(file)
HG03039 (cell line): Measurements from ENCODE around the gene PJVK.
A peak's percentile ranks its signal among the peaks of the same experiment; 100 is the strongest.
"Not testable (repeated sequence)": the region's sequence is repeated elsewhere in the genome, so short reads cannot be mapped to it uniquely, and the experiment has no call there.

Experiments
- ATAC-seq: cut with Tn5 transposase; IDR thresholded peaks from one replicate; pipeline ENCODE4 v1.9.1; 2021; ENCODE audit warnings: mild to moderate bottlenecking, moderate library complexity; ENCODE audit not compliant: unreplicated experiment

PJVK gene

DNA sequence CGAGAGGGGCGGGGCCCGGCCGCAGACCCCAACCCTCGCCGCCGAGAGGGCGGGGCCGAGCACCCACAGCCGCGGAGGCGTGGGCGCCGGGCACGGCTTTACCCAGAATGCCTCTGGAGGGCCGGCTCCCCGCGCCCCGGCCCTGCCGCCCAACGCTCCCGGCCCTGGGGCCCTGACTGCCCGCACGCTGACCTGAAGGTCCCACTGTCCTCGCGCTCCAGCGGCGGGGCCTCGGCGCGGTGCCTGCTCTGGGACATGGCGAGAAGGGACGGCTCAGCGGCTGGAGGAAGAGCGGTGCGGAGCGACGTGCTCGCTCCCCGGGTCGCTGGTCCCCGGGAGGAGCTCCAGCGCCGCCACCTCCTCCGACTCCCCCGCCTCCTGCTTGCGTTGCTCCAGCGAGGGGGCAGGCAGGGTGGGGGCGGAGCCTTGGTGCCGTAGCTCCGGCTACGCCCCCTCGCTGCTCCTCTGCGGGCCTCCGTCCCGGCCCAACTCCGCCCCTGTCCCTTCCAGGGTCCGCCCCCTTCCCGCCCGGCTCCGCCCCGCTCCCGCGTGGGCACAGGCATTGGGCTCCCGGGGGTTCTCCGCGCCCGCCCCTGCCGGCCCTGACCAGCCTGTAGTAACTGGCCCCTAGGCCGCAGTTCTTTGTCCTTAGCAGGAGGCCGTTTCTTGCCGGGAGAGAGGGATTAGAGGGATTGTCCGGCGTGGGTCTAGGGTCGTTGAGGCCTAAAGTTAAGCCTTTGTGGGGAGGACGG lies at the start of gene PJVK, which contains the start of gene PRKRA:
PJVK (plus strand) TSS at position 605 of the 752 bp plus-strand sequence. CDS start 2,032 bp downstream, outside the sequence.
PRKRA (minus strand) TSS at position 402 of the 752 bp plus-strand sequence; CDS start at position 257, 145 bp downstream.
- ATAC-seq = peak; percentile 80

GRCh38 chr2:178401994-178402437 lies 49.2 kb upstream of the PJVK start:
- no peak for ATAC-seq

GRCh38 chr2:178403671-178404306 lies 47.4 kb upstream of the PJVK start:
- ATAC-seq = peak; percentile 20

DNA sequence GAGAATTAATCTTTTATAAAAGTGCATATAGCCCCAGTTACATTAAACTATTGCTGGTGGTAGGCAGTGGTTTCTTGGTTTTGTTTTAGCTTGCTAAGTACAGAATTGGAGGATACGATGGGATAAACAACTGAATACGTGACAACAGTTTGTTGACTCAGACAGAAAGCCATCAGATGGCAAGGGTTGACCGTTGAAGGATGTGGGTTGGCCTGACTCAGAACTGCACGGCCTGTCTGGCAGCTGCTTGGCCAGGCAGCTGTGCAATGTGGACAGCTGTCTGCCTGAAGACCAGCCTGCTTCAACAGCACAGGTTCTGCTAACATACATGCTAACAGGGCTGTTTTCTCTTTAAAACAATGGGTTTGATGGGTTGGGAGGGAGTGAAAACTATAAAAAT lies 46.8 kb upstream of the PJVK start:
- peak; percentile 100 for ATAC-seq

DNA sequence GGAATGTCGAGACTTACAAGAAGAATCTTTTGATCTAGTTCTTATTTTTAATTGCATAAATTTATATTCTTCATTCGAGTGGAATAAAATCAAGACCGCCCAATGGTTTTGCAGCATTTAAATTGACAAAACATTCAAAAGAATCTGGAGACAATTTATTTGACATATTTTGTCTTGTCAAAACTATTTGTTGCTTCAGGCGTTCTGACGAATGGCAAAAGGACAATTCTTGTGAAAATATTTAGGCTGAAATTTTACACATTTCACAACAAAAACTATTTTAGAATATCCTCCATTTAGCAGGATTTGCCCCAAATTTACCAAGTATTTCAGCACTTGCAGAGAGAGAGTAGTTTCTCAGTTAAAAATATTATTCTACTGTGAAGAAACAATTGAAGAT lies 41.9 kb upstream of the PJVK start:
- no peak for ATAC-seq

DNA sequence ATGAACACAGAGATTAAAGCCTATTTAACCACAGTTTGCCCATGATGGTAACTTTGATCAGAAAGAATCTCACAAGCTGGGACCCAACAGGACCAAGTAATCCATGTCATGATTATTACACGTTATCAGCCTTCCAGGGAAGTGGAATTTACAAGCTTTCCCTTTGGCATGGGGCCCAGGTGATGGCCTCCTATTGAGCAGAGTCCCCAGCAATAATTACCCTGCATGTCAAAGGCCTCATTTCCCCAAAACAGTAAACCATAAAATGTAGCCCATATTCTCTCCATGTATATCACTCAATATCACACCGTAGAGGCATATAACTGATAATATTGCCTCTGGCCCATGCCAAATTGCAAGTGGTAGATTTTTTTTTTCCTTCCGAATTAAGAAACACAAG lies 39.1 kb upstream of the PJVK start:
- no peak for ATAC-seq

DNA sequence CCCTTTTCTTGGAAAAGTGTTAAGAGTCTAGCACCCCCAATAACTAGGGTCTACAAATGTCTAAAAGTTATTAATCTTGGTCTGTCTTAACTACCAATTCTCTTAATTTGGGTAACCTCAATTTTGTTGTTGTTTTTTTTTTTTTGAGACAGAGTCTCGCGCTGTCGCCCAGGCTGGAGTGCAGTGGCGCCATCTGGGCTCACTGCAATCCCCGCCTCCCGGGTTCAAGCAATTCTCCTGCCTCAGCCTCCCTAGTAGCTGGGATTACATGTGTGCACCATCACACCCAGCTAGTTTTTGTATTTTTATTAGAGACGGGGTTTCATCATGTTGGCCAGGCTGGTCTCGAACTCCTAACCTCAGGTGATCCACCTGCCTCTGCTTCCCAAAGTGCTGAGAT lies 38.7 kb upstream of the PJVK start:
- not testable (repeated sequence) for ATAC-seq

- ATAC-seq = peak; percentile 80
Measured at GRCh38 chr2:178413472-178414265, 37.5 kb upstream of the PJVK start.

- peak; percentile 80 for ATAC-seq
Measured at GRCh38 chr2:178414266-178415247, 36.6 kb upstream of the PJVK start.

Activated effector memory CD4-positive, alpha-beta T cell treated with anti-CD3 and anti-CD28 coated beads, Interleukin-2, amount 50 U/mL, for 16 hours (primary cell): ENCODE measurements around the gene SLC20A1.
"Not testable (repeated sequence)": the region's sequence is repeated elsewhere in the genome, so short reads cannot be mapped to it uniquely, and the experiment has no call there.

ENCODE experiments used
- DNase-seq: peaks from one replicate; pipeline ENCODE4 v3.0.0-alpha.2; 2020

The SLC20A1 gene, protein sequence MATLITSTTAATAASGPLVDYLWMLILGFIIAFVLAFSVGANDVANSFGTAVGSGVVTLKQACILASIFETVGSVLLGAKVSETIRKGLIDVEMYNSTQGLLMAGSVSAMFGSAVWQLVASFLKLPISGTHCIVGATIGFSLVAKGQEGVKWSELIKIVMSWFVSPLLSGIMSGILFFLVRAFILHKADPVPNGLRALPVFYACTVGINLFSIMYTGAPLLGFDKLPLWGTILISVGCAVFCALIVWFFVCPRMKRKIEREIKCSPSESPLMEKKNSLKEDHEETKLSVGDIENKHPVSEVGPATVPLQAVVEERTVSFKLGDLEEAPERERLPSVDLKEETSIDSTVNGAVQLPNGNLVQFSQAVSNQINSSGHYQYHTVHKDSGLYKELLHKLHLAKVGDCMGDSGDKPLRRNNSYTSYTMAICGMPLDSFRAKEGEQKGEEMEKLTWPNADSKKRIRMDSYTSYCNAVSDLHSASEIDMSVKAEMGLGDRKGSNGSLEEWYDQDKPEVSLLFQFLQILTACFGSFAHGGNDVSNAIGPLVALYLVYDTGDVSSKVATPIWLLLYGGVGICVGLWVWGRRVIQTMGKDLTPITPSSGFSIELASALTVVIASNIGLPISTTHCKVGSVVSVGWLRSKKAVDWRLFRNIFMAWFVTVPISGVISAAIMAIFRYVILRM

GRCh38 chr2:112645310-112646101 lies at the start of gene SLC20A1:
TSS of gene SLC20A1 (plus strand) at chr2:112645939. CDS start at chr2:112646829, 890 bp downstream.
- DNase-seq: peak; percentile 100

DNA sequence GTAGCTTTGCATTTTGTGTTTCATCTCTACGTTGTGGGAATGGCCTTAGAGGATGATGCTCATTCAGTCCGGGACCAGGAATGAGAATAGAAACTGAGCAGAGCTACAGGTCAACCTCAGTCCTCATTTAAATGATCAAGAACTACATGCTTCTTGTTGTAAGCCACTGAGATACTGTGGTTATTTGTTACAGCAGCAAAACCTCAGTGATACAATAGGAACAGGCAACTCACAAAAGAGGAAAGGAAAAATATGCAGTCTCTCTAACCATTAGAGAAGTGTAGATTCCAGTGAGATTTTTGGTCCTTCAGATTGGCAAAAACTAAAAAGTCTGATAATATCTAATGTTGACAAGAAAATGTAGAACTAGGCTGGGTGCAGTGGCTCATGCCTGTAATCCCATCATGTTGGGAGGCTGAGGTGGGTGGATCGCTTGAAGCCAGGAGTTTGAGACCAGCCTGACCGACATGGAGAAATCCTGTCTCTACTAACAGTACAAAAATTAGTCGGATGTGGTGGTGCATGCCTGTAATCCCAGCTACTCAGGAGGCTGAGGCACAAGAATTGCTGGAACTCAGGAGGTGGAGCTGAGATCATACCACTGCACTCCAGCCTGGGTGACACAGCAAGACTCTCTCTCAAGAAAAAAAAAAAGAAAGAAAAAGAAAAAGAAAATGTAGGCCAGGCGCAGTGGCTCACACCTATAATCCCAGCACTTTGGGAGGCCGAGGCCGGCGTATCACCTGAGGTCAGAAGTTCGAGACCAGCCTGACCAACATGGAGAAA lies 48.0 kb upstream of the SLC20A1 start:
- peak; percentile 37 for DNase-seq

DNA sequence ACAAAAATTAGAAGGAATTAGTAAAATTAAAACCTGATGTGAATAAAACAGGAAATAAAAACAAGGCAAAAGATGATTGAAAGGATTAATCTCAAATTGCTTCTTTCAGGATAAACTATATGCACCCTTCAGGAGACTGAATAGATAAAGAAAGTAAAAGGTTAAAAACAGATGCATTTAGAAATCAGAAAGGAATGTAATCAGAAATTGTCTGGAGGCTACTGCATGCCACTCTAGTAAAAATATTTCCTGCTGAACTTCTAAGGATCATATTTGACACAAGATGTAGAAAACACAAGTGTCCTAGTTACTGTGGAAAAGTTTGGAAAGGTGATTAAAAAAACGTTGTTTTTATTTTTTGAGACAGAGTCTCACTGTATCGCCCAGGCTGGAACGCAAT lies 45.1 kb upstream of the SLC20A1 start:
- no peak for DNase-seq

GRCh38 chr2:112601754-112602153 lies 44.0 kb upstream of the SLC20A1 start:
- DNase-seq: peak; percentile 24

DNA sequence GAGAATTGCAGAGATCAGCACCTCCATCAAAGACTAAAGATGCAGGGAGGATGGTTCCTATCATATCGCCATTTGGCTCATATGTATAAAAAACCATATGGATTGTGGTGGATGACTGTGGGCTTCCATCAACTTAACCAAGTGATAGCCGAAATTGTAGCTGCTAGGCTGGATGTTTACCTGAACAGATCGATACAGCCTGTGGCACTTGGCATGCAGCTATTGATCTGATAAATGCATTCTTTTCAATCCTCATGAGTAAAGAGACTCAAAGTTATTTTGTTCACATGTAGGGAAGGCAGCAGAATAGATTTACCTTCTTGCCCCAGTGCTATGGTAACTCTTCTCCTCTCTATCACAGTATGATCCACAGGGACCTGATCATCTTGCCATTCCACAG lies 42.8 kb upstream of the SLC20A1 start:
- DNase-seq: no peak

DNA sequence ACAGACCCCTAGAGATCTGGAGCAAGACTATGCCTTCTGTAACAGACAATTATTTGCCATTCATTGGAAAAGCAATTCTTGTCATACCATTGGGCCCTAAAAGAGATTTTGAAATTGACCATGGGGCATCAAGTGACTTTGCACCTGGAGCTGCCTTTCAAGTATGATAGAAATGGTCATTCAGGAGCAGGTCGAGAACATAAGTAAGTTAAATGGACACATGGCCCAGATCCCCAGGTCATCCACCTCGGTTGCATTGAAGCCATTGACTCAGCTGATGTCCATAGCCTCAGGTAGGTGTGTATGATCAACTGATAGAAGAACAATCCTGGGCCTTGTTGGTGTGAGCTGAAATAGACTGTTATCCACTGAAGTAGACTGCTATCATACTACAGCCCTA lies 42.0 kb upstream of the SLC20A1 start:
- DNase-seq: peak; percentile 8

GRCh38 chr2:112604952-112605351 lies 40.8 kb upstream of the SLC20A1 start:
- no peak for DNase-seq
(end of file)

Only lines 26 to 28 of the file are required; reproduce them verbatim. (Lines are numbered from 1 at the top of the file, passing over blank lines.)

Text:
Measured at GRCh38 chr2:178414266-178415247, 36.6 kb upstream of the PJVK start.

Activated effector memory CD4-positive, alpha-beta T cell treated with anti-CD3 and anti-CD28 coated beads, Interleukin-2, amount 50 U/mL, for 16 hours (primary cell): ENCODE measurements around the gene SLC20A1.
"Not testable (repeated sequence)": the region's sequence is repeated elsewhere in the genome, so short reads cannot be mapped to it uniquely, and the experiment has no call there.